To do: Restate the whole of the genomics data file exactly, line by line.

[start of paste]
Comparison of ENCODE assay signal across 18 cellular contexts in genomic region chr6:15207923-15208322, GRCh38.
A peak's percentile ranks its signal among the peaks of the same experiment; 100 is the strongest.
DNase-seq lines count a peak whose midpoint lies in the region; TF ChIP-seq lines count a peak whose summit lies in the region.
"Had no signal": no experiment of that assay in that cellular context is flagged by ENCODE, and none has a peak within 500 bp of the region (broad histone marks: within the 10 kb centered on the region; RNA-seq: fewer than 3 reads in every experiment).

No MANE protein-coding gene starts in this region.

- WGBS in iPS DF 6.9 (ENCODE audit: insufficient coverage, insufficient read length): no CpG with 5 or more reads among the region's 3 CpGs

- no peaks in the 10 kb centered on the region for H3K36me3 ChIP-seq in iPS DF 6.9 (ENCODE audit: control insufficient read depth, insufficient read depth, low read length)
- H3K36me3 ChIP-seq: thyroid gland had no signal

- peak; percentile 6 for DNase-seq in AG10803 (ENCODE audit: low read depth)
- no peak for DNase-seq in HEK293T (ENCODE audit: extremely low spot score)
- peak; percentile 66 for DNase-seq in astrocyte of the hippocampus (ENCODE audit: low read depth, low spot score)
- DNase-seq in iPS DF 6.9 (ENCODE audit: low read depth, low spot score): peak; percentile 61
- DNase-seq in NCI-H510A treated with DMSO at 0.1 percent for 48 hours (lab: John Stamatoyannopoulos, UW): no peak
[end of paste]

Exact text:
Comparison of ENCODE assay signal across 18 cellular contexts in genomic region chr6:15207923-15208322, GRCh38.
A peak's percentile ranks its signal among the peaks of the same experiment; 100 is the strongest.
DNase-seq lines count a peak whose midpoint lies in the region; TF ChIP-seq lines count a peak whose summit lies in the region.
"Had no signal": no experiment of that assay in that cellular context is flagged by ENCODE, and none has a peak within 500 bp of the region (broad histone marks: within the 10 kb centered on the region; RNA-seq: fewer than 3 reads in every experiment).

No MANE protein-coding gene starts in this region.

- WGBS in iPS DF 6.9 (ENCODE audit: insufficient coverage, insufficient read length): no CpG with 5 or more reads among the region's 3 CpGs

- no peaks in the 10 kb centered on the region for H3K36me3 ChIP-seq in iPS DF 6.9 (ENCODE audit: control insufficient read depth, insufficient read depth, low read length)
- H3K36me3 ChIP-seq: thyroid gland had no signal

- peak; percentile 6 for DNase-seq in AG10803 (ENCODE audit: low read depth)
- no peak for DNase-seq in HEK293T (ENCODE audit: extremely low spot score)
- peak; percentile 66 for DNase-seq in astrocyte of the hippocampus (ENCODE audit: low read depth, low spot score)
- DNase-seq in iPS DF 6.9 (ENCODE audit: low read depth, low spot score): peak; percentile 61
- DNase-seq in NCI-H510A treated with DMSO at 0.1 percent for 48 hours (lab: John Stamatoyannopoulos, UW): no peak